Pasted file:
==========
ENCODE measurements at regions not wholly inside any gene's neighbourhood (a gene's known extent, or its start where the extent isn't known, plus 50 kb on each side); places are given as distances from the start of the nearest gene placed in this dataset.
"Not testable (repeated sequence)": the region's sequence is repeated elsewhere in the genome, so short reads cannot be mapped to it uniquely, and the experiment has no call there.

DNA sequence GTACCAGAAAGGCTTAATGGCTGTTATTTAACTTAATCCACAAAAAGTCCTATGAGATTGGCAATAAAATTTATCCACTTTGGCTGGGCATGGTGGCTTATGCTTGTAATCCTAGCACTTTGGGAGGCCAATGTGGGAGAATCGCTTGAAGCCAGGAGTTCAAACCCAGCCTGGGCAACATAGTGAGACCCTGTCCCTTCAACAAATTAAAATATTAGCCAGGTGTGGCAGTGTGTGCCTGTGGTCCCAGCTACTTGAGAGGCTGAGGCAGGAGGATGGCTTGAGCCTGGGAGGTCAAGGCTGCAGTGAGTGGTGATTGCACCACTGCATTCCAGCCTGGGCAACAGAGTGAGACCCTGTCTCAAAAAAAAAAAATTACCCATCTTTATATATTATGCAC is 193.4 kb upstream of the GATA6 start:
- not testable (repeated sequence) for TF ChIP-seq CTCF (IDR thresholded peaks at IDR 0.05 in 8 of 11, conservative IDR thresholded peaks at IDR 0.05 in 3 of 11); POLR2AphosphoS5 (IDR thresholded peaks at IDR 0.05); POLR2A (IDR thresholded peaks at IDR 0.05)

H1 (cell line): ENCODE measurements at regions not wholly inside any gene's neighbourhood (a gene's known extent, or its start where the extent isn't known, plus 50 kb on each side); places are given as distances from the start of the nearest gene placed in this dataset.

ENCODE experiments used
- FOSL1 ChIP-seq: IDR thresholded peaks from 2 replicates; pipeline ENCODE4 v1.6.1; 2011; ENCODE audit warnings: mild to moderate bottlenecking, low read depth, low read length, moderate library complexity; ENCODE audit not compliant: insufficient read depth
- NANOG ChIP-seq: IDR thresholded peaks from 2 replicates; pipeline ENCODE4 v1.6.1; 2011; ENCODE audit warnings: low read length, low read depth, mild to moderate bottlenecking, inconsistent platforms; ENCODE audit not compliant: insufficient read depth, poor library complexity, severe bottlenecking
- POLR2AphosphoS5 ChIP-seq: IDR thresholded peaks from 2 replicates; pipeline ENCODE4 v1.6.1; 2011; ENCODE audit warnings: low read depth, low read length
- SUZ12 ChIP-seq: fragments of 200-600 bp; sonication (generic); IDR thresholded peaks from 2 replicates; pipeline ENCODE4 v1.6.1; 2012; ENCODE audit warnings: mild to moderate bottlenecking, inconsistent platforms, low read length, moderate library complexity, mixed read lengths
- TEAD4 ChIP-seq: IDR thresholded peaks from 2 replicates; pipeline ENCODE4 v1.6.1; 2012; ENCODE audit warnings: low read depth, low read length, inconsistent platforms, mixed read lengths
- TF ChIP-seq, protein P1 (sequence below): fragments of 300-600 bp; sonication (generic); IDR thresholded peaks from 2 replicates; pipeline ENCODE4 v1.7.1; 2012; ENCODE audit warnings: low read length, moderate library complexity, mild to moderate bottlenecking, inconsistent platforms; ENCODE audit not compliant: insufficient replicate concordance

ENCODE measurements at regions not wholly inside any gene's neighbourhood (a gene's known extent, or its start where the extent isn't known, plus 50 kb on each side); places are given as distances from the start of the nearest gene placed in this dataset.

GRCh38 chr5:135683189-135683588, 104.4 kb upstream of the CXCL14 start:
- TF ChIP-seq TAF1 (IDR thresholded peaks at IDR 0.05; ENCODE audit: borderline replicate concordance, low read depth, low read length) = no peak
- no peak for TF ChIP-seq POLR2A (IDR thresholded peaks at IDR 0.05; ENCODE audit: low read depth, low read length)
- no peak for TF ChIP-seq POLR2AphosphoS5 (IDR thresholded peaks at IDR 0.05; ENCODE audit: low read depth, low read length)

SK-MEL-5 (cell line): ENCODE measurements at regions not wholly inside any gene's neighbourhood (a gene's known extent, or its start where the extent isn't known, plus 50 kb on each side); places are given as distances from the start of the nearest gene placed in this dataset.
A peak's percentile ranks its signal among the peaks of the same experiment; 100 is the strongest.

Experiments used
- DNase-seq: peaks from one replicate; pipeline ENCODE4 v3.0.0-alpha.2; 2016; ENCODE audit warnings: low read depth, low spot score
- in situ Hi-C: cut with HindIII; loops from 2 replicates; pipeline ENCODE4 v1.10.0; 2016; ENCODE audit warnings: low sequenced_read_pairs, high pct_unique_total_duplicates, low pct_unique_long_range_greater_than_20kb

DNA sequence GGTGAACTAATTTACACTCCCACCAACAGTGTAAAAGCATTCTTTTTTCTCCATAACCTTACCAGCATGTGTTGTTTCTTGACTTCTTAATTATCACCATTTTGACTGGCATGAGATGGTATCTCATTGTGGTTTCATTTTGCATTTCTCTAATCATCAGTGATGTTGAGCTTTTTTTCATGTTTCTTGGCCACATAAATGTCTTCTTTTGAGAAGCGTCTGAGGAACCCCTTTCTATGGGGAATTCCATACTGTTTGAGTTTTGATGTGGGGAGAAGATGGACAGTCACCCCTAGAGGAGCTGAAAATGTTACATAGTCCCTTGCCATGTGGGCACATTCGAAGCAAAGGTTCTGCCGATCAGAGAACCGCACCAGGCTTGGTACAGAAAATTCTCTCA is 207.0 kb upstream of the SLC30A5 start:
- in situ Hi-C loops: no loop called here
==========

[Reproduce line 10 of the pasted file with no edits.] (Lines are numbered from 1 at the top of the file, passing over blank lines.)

- SUZ12 ChIP-seq: fragments of 200-600 bp; sonication (generic); IDR thresholded peaks from 2 replicates; pipeline ENCODE4 v1.6.1; 2012; ENCODE audit warnings: mild to moderate bottlenecking, inconsistent platforms, low read length, moderate library complexity, mixed read lengths